Northwest Leads U.S. in Clean Energy

Conservation groups in the northwestern United States say the region is at the leading edge of a national trend towards the production and use of renewable energy.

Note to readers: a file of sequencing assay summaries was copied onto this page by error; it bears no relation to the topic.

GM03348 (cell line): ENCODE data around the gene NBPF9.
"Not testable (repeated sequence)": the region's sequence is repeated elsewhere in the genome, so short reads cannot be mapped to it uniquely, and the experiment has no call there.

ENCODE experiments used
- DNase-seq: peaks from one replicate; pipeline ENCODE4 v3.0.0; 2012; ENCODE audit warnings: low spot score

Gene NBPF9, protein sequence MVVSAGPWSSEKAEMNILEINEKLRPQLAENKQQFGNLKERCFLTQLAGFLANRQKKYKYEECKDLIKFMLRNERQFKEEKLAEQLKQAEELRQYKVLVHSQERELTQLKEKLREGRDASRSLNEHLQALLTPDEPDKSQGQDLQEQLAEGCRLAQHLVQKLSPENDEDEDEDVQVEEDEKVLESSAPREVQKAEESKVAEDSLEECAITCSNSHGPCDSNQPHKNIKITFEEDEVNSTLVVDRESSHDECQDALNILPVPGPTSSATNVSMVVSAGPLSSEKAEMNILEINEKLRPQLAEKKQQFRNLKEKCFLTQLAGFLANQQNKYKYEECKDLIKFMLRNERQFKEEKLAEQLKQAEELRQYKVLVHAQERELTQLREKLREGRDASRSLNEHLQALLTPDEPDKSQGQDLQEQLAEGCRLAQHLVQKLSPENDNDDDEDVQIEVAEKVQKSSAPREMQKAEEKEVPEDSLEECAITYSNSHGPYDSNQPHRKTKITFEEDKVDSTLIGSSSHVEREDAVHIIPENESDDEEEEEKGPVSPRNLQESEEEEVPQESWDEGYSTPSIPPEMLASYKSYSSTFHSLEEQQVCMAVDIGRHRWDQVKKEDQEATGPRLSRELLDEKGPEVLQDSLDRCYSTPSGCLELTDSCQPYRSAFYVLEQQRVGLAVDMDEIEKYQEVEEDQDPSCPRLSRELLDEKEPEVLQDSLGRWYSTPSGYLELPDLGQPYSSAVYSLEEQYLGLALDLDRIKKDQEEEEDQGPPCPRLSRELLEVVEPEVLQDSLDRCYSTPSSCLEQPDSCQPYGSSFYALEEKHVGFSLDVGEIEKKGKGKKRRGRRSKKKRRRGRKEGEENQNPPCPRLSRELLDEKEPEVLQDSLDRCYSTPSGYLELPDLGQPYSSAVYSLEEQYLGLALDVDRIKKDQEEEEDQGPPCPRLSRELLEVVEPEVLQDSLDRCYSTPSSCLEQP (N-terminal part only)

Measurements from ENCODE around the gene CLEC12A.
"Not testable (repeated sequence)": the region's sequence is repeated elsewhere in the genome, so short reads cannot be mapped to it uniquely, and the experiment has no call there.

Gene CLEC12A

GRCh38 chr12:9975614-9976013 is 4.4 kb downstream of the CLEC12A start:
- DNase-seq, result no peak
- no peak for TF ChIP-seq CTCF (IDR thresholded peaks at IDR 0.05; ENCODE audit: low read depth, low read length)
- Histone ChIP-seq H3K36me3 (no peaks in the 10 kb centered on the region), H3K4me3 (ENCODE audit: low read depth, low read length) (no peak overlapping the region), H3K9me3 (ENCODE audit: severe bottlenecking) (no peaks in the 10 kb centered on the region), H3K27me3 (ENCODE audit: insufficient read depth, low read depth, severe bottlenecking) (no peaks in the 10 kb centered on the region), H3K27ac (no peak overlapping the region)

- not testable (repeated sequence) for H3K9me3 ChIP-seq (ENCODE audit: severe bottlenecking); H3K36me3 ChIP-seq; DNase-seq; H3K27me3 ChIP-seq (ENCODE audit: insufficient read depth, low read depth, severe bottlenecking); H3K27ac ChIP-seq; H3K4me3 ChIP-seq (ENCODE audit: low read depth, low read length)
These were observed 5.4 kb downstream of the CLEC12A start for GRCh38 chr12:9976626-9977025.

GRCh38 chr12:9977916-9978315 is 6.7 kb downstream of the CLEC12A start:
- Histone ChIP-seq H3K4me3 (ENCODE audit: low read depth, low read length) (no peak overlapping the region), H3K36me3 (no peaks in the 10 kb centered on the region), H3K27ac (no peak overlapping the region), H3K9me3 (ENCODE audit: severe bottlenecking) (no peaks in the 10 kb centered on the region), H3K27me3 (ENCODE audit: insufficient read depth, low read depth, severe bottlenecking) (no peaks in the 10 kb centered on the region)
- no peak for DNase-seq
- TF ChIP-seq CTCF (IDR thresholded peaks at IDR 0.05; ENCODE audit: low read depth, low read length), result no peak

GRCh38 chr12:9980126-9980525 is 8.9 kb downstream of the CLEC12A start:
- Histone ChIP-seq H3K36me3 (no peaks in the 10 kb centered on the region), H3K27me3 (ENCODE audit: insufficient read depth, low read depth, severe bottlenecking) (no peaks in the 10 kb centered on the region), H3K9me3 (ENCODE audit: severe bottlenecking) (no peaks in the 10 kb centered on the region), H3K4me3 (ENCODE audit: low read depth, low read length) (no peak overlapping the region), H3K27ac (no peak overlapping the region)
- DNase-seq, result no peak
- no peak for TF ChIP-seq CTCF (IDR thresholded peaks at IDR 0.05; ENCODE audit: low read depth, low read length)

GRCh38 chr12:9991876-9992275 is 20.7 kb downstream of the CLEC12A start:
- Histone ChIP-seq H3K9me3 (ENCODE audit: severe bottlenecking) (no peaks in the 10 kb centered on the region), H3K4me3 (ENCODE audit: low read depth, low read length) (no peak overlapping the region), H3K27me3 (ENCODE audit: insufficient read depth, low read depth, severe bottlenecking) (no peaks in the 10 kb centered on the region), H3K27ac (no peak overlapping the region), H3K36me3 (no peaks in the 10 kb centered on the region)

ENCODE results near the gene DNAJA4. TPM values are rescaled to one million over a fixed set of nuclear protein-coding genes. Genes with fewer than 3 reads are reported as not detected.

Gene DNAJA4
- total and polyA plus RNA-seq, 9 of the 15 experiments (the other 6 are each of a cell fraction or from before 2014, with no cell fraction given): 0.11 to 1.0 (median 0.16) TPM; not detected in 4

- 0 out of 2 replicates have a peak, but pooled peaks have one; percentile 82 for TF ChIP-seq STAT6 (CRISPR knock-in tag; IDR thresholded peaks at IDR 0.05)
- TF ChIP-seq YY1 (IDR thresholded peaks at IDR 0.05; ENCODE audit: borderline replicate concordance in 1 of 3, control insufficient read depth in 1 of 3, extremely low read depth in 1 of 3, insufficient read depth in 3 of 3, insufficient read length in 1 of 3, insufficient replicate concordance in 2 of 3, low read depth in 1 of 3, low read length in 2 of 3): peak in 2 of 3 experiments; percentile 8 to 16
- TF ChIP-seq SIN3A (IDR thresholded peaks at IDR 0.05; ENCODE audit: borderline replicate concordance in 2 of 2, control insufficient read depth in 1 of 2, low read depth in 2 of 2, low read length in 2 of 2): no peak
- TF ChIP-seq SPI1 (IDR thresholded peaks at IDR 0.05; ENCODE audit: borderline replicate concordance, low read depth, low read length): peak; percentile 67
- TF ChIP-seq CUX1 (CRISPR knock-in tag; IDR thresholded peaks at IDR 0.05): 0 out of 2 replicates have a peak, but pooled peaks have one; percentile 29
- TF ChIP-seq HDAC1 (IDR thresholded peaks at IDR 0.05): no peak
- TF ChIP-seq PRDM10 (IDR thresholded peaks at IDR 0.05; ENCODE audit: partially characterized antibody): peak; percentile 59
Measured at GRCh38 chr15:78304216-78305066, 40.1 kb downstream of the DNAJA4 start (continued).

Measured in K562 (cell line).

SEATTLE, Washington, US, 2001-08-28 [] Conservation groups in the northwestern United States say the region is at the leading edge of a national trend towards the production and use of renewable energy. Climate Solutions and the Renewable Northwest Project have released a report, ‘Rising to the Challenge: The Northwest’s Clean Energy Leadership,’ which provides case studies describing how businesses and utilities have started to take advantage of power generated by sun and wind in their operations and power supply. These choices are displacing the emission of millions of tons of global warming annually because their power sources emit no air pollutants, say officials. “This year’s wildly fluctuating energy prices and west coast drought that restricted hydropower production, underscore the vulnerability of our energy supplies,” says report author Patrick Mazza. “At the same time, global warming emissions from traditional energy production are threatening the stability of our climate and Northwest’s mountain snowpack on which hydropower production relies. “Never has it been clearer that we need to diversify and clean up our energy sources, and the Northwest is beginning to do just that, with our wind power boom and innovative efforts to put solar generators on the ground, we are emerging as a national green power leader,” he adds. Some the companies, governments and campaigns highlighted in the report are: – The Washington manufacturing facility of Xantrex is the first factory in North America to operate from 100% renewable energy. The company produces half the world’s inverters, the electronic controls that regulate power flow from solar panels, fuel cells and wind turbines. Its commitment to clean energy will diminish global warming emissions by 1.4 million pounds per year. – Ashland Energy operates the largest solar array in the Northwest, 30 kW at highly visible locations including the Oregon Shakespeare Festival. It plans to also offer customers a $2 per peak watt rebate for installing solar at their own locations. Similar efforts to pay customers for installing solar and other small-scale power units are also underway at Chelan Public Utility District and Orcas Power & Light. – The Western Solar Utility Network, a non-profit co-operative of 26 public utilities, aids solar installations across the Northwest, including what will be the region’s largest 50 kW station to rise on an abandoned nuclear plant site at Hanford in September. – The municipal utility, Seattle City Light, which is the first in the U.S. to make a commitment to eliminate 100% of its global warming emissions. On top of 100 MW already saved through its nationally recognized efficiency program, SCL will invest in another 100 MW of efficiency and buy 100 MW in new renewable energy for its customers over the next decade. SCL’s customers average 1,100 MW, so efficiency and new renewables are coming to represent a major portion of its power supplies. – The power agency, Bonneville Power Administration, could be selling much as 1,255 MW of wind power by 2003, making it the largest supplier of wind energy in the U.S. This amount of clean energy will eliminate 2.7 megatonnes of global warming emissions every year. In addition, BPA has committed to use 5% clean energy in its own operations and is conducting the world’s first residential pilot program for fuel cells. – The northwest non-profit Bonneville Environmental Foundation has innovated Green Tags, which allow commercial customers to offset their global warming emissions by supporting addition of renewable energy generators to the grid, even if their own utility offers no green power program. Northwest commercial customers have already purchased BEF Green Tags that account for 5.4 million kWh of clean power annually. BEF’s efforts have amassed a $10-12 million fund for development of new renewables in the Northwest. Businesses and utilities report that while shifting towards greater use of clean energy saves on harmful emissions output, it also makes good economic sense and even presents economic development opportunities as markets for clean energy expand. “Businesses are starting to use green power in order to market themselves as environmentally sensitive and to position their operations as cutting edge,” says Kevin Hagen of Xantrex. “Using green power reflects the integrity of our products as well as our employee’s values and makes our customers feel good about doing business with us.” “We underestimate, the public’s appetite for clean power,” says Dan Porter of the utility Energy Northwest. “People are beginning to understand that using solar or wind power is a reliable and cost-effective alternative, because neither of those sources will ever be diminished. Offering “green energy” gives utilities an economic and political advantage in today’s market.”


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